- Category: News
14 Oct 2013
- Written by Ashley Killough/CNN
WASHINGTON – The gap between Democratic nominee Cory Booker and Republican nominee Steve Lonegan is shrinking, but Booker still holds onto the lead in the New Jersey special Senate race, according to a poll released Monday, two days before Election Day.
The new Monmouth University survey indicates 52 percent of likely voters back Booker, while 42 percent support Lonegan, and four percent undecided.
The poll was conducted Thursday through Saturday, mostly before Lonegan held a high-profile rally where former Alaska Gov. Sarah Palin turned out to show her support. Meanwhile, Booker, the mayor of Newark, canceled campaign events Thursday and Friday after the death of his father.
Booker, whose brother, Cary booker, co-founded Omni Prep Academy Charter School in Memphis, would be one of two African-Americans in the Senate, if he holds off Lonegan. Rep. Tim Scott (R-S.C.) serves in South Carolina, where he was appointed to fill the Senate seat vacated by Jim DeMint, who left to run the conservative Heritage Foundation.
The U.S. Senate has never had more than two African Americans serving at the same time. That mark was reached briefly earlier this year when Mass. Gov. Deval Patrick appointed William "Mo" Cowan to fill a vacant seat. Cowan departed after a special election in June. The seat held by Scott will be contested in an election next year. Eight African Americans have served in the U.S. Senate, with only three elected by their constituents.
Respondents to the poll released Monday were questioned entirely after the two candidates faced off Wednesday in their final debate, a showdown marked by piercing attacks that focused on everything from their stances on same-sex marriage to the ongoing partial government shutdown.
Lonegan, former mayor of the northern New Jersey town of Bogota, has tried to paint Booker as nothing but a celebrity, while Booker tries to characterize Lonegan as a far-right, tea party conservative.
The new survey's 10 percentage point gap is slimmer than polls in recent weeks, when the margin hovered between 12 percent-16 percent.
While each candidate carries his respective party, Lonegan has a narrow advantage among independents, 48 percent to 43 percent, whereas Booker had the lead among independents two weeks ago, according to Monmouth.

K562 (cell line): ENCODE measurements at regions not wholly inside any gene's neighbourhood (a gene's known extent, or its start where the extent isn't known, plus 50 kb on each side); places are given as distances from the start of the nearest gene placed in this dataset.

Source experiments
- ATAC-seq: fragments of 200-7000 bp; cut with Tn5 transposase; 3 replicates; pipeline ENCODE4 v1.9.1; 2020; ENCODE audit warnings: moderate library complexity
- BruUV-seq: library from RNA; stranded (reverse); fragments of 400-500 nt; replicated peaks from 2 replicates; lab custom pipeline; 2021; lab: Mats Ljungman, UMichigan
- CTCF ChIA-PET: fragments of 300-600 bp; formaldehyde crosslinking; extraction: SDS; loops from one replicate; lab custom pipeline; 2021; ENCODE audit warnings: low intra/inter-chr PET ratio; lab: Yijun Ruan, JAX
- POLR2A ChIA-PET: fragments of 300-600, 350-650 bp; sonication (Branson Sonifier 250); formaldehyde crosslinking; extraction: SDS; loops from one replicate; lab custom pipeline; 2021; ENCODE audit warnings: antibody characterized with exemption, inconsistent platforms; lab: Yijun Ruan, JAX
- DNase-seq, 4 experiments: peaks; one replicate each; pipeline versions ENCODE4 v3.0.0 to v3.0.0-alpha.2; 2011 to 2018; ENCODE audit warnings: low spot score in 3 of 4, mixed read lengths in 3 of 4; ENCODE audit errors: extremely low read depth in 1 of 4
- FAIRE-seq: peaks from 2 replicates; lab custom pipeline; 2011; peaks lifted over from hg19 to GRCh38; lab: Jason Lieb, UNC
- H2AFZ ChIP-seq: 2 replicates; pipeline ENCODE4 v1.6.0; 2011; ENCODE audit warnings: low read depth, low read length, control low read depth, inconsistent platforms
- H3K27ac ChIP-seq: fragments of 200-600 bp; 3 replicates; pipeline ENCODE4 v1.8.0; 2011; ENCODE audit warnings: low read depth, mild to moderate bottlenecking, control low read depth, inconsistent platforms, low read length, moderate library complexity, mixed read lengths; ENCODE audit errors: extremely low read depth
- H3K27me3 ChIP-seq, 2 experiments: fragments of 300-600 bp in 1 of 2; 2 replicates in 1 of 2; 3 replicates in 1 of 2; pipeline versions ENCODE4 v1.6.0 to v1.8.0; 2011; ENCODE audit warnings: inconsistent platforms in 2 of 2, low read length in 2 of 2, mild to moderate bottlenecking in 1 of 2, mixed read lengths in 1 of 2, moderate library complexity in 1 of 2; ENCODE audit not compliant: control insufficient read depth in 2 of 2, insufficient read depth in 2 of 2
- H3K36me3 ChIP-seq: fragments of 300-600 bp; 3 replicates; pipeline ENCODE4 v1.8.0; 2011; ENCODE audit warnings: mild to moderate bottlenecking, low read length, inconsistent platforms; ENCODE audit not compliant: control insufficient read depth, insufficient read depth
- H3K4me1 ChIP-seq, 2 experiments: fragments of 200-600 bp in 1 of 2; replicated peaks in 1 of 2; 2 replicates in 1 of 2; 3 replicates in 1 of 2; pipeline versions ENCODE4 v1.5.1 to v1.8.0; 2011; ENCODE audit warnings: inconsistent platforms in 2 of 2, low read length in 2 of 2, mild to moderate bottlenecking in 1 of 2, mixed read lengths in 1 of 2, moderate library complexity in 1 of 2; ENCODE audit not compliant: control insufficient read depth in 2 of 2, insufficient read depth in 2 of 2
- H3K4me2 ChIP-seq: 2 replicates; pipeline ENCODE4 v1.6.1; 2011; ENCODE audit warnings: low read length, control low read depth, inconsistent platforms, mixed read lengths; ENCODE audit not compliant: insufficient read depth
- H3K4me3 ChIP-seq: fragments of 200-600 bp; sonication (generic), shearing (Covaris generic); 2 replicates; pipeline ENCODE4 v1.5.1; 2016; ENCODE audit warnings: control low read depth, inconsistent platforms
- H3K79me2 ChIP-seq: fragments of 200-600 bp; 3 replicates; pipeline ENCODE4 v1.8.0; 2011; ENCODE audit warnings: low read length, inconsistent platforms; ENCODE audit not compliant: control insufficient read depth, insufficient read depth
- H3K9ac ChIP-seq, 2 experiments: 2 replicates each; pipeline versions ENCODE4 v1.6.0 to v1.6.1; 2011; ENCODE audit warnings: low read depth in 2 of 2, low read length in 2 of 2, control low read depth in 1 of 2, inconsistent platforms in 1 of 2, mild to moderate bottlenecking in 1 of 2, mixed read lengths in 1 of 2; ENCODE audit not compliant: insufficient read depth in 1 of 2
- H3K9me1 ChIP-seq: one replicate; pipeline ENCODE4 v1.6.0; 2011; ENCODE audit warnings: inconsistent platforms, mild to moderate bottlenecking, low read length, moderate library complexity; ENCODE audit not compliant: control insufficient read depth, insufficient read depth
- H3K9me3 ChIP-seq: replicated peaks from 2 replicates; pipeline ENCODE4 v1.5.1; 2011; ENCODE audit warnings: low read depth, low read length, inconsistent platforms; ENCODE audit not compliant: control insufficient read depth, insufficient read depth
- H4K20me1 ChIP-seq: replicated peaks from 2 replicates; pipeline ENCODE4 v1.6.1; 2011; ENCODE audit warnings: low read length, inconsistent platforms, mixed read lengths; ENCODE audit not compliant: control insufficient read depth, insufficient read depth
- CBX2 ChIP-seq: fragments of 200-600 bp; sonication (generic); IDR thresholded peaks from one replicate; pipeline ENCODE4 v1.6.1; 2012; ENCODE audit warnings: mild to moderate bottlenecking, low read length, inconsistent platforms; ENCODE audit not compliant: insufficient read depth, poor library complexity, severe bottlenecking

A total of 12 percent of likely voters in the new poll say they're either undecided or could change their mind, two days before Election Day. When looking at voters who have made up their mind, Booker's advantage narrows slightly, 47 percent to 39 percent.
"Concerns about Cory Booker's intentions to serve New Jersey continue to persist and his favorability ratings continue to drop. At the same time, voters clearly prefer Booker's political views over Lonegan's. The message seems to be that Garden State voters don't like to feel that their support is being taken for granted," said Patrick Murray, director of the Monmouth University Polling Institute, in a release about the survey.
Booker's favorability ratings have declined, though he still has a positive margin, with 51 percent saying they have a favorable view of the mayor, while 30 percent say they hold an unfavorable view. In June, his ratings stood at 61 percent favorable to 15 percent unfavorable, according to Monmouth polling.
Lonegan's favorability has also declined, with 38 percent of likely voters holding a favorable view of the Republican, compared to 35 percent who don't view him in a favorable light. The three point positive gap is smaller than the positive 14 point gap he had in June.
With the election being held on a Wednesday, just weeks before the state's gubernatorial election, questions persist over voter turnout. According to Monmouth's voter model, 35 percent-40 percent of registered voters will show up at the polls.
Monmouth questioned 1,393 likely voters in New Jersey by telephone from October 10-12. The overall sampling error is plus or minus 2.6 percentage points.
(CNN's Jason Seher contributed to this report, which also includes information from The New Tri-State Defender staff.)